A problem is NP-complete if
- it's in NP, and
- every problem in NP is polynomial-time reducible to it.
This means that if you take any two NP-complete problems, you're guaranteed that they're polynomial-time reducible to one another, even if you don't know precisely what that reduction is going to look like.
You asked why you get to pick which NP-complete problem to use as the source of a reduction when proving NP-completeness. The reason is that once you've shown that some NP-complete problem A reduces to an NP problem B, you can conclude that every NP-complete problem C reduces to B, since C reduces to A and A reduces to B. In other words, if you prove that a problem is NP-complete by reducing any known NP-complete problem to it, you could have in principle reduced every NP-complete problem to it. You're just keeping things easy by reducing from a problem that makes the reduction easiest to do.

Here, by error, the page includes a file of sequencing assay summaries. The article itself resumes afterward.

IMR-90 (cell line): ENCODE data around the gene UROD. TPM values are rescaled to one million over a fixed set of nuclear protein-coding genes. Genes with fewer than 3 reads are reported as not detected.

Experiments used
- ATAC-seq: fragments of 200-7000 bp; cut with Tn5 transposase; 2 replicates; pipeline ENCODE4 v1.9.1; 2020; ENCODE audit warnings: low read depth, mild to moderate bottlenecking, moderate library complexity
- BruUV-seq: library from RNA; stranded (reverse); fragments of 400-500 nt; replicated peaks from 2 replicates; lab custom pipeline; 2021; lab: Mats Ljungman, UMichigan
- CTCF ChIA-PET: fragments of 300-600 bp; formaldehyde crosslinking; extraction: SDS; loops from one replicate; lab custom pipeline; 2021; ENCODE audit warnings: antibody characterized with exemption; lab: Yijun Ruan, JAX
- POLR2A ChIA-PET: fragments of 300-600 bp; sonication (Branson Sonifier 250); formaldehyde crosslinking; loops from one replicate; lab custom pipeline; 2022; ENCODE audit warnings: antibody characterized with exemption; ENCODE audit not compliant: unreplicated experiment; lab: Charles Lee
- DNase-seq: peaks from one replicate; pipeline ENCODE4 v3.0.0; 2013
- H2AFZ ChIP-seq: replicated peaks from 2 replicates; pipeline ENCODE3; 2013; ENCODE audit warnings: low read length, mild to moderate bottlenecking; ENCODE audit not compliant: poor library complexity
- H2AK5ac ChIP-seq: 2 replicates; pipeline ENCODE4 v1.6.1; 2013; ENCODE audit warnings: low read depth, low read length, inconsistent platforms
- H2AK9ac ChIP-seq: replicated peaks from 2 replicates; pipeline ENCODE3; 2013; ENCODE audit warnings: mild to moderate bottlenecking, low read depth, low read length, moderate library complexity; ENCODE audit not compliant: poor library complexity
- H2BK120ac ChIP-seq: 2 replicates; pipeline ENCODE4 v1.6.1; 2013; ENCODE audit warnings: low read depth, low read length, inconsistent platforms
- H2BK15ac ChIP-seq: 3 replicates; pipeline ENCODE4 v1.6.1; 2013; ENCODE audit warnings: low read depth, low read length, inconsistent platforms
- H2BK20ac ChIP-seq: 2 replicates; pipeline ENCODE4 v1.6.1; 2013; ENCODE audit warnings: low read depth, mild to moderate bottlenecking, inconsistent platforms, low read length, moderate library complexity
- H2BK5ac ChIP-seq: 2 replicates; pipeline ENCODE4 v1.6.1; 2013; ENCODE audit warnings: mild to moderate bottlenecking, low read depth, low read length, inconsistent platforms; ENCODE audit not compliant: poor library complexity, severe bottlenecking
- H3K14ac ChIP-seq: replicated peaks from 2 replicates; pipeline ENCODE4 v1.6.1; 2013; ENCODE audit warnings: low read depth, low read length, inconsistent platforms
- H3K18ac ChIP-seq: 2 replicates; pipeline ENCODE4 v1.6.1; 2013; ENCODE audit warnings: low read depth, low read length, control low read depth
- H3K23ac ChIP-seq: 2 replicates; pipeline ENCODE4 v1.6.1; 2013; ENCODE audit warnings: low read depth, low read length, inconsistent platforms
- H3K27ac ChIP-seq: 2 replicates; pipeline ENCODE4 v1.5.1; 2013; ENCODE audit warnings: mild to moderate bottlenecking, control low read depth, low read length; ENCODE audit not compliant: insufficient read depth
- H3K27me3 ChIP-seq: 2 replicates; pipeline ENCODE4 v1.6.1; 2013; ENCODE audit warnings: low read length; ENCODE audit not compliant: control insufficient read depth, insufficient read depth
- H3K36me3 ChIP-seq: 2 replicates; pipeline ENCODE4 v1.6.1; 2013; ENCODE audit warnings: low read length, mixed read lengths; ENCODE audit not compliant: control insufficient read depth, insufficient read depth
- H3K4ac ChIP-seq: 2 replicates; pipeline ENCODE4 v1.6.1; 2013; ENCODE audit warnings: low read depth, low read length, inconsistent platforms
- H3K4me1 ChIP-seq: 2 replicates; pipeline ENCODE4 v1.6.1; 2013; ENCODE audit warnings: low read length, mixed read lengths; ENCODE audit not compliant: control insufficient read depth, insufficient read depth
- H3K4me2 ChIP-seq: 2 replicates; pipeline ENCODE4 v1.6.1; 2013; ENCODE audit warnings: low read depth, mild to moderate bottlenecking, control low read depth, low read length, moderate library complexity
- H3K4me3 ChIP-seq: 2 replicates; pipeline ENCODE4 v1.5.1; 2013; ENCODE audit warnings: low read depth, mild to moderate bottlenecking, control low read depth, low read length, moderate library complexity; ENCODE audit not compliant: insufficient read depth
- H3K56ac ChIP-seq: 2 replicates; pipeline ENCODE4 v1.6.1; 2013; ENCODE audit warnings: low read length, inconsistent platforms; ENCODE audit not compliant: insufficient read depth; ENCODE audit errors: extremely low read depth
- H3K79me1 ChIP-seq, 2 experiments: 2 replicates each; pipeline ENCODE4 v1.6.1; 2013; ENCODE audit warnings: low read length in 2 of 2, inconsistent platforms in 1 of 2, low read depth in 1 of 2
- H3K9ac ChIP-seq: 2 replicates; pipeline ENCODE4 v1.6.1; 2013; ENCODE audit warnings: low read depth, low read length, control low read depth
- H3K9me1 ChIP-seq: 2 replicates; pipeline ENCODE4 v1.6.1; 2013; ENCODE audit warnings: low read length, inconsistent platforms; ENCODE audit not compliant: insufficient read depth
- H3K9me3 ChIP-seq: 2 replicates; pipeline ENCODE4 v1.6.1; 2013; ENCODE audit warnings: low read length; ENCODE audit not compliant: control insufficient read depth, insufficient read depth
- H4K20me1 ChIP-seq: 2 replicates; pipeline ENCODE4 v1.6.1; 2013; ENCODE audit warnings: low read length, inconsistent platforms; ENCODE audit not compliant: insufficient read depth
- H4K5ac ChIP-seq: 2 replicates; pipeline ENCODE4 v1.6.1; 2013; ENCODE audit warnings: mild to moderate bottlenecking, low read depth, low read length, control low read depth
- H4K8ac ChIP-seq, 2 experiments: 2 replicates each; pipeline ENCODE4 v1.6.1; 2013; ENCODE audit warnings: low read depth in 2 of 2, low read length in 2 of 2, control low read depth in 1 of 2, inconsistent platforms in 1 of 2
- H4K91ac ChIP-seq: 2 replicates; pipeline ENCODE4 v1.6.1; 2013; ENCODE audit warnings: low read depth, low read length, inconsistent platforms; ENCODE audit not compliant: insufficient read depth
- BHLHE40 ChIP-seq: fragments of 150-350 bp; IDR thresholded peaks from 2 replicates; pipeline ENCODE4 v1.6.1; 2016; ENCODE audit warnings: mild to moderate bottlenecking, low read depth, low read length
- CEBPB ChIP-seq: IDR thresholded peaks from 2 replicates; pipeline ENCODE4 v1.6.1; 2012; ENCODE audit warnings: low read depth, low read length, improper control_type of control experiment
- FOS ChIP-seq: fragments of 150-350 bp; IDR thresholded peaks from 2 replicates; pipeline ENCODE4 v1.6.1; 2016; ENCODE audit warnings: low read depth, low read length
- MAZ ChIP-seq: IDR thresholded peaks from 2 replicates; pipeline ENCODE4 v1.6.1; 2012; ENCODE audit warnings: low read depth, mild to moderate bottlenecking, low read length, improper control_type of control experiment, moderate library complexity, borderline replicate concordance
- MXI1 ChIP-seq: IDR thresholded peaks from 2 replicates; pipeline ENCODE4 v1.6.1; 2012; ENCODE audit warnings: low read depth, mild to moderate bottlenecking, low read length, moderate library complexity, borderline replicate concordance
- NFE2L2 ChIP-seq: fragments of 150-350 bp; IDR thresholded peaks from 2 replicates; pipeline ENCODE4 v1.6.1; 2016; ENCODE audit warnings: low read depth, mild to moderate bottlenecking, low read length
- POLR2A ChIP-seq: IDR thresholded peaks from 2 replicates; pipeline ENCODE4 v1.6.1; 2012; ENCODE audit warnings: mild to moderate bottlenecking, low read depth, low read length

It can be pretty tough in practice to do a reduction if you pick the wrong NP-complete language as your source. To get a sense of why this is, think about how the proof of Cook-Levin theorem (that SAT is NP-complete) works. To show that you can reduce any NP problem to SAT, you start with a polynomial-time, nondeterministic Turing machine for that problem, then use that to construct a massive propositional formula that basically says "there is some computation of this TM that accepts its input string." This is great in theory, but in practice this is a horrid reduction that would be almost utterly incomprehensible to anyone who looked at it. Any time you're proving NP-completeness of a problem by doing a reduction from a known NP-complete problem, think of it as finding a shortcut to skip a really tough proof - if you can find something nice and simple, you're skipping a behemoth of a reduction.